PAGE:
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Can Cities Learn from Each Other? The Hong Kong- Malmö Sustainability Collaboration

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Presentation on a City-to-City learning and innovation exchange at the World Environmental Education Congress WEEC2015) in Gothenburg, Sweden

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Can Cities Learn from Each Other? The Hong Kong- Malmö Sustainability Collaboration

  1. 1. An analysis of the Hong Kong - Malmö Sustainability Collaboration Waltraut Ritter, Björn Gunnarsson Knowledge Dialogues World Environmental Education Congress 1 July 2015 Gothenburg Can Cities Learn From Each Other?
  2. 2. Background: Malmö Hong Kong Sustainability Charter "We share a common vision of the vital role of sustainable development to our community and future generations" Hong Kong, China-Malmö, Sweden "Sustainability Charter", 2011. Can an open innovation approach be applied to sustain the collaboration? 2011 The cities of Malmö and Hong Kong signed the sustainability charter. Renewable energy, waste treatment, sustainable transport, innovation and technologies. Share information, experiences, best practices to the environment. Strengthen the link between Hong Kong and Malmö. Achievements: Study visits between Malmö and Hong Kong. Hong Kong Science and Technology Parks as third party of the collaboration. Innocarnival in Malmö inspired by Hong Kong and supported by Hong Kong Science and Technology Parks. Waste management in Hong Kong inspired by Malmö.
  3. 3. Research Questions: How can local community activities strengthen learning exchanges between Malmö and Hong Kong? Who are the current and potential stakeholders in the collaboration? Can an open innovation approach be applied to sustain the collaboration?
  4. 4. The cities Hong Kong Population: 7.3 million Density: 6690 inhabitants/km² Area: 1 108 square kilometers where 443km2 is country park Green space per capita: 3m²  Bikes: 0.5% of daily transport,  62 000 bike trips a day. Environmental Ranking: 2012: Above average (Asian Green City Index, Siemens.) 5.7 tonnes CO2 production per capita, 2012 Distance between Hong Kong and Malmo: 8648 km or 5374 miles Malmö Population: 316 000 Density: 897 inhabitants/km² Area: 355 km² Green space per capita:35.01m2 Bikes: 25% of all transport is by bikes. 100 000 bike trips a day Environmental Ranking: 2014: No 1 in Sweden 2015: No 23 in Sweden Miljöaktuellt, http://miljoaktuellt.idg.se/2.37899 4 Tonnes CO² production per capita, 2012 • . (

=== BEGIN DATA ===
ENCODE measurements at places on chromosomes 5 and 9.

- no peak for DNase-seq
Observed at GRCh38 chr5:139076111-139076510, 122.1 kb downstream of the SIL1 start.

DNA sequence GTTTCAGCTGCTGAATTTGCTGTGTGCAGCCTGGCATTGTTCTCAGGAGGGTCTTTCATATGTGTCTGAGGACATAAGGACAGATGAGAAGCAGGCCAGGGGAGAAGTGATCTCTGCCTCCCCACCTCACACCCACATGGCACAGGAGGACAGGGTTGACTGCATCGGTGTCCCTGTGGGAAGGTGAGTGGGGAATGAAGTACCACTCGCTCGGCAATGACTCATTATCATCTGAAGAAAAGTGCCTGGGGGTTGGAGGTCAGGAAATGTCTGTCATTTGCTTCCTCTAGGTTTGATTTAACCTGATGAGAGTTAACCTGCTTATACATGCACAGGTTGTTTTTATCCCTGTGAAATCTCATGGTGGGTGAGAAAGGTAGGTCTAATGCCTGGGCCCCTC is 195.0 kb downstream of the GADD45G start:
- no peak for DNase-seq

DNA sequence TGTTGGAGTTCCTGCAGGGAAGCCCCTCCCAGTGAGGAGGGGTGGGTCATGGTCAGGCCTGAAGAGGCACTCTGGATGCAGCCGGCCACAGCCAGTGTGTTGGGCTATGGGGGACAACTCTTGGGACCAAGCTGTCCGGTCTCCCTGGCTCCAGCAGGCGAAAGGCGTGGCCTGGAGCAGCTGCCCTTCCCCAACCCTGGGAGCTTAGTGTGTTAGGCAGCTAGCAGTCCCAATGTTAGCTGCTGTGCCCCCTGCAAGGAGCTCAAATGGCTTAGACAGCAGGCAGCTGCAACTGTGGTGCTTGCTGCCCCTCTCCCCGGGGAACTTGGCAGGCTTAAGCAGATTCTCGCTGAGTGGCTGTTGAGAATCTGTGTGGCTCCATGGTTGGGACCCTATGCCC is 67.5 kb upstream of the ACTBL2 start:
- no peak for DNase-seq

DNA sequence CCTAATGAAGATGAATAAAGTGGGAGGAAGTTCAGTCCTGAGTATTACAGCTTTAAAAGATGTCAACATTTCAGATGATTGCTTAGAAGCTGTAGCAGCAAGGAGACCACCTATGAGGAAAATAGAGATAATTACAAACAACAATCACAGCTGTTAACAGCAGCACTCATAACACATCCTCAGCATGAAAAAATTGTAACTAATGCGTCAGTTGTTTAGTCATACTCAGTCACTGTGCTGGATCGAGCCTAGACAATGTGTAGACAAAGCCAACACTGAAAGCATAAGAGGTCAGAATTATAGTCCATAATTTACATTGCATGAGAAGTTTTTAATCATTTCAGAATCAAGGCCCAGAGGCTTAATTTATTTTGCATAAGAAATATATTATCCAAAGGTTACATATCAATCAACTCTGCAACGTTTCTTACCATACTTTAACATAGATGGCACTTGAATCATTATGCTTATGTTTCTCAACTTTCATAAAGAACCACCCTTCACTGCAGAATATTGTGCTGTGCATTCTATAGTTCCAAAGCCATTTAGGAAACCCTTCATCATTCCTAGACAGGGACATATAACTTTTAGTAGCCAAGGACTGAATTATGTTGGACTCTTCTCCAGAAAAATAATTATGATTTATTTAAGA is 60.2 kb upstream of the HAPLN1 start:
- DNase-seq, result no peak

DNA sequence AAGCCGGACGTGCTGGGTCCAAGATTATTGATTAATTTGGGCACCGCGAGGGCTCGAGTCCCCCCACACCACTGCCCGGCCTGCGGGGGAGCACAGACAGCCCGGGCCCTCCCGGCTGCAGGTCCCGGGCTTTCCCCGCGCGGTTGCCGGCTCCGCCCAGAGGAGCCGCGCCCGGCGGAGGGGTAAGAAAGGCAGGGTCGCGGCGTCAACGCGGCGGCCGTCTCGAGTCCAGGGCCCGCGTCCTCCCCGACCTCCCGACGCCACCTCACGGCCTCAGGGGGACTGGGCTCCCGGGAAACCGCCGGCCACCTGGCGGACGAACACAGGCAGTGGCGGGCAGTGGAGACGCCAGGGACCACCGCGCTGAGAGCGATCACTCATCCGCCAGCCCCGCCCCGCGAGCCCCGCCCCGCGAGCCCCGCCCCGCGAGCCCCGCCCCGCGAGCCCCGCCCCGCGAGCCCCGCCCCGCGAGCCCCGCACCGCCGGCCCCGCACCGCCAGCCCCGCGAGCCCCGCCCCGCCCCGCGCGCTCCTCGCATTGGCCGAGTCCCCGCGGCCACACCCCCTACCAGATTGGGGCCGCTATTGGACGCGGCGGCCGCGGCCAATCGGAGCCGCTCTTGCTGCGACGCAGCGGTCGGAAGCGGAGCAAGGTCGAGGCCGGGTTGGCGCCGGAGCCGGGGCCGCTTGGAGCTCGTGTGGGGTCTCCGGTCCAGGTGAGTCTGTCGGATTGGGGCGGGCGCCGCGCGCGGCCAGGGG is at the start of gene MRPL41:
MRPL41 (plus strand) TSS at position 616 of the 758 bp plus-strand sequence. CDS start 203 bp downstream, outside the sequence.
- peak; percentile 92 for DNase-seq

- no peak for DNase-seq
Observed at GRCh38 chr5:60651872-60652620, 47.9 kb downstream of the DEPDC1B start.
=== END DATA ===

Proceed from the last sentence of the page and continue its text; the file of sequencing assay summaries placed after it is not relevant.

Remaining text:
5. 5. Aims of the project Developing a workable collaboration platform for cities (communities, academia, business and government) Defining urban practices, where community groups in different cities can learn from each other on: Urban Gardening (Food Resilience) Green Buildings (Old and New Buildings) Mobility (Increasing non-motorized mobility) Flooding (Mitigation strategies) Innovation Spaces (e.g. Living Labs, Innocarnival) Exploring common grounds for exchange and communication. Defining benefits from international community collaboration. Contributing to open innovation research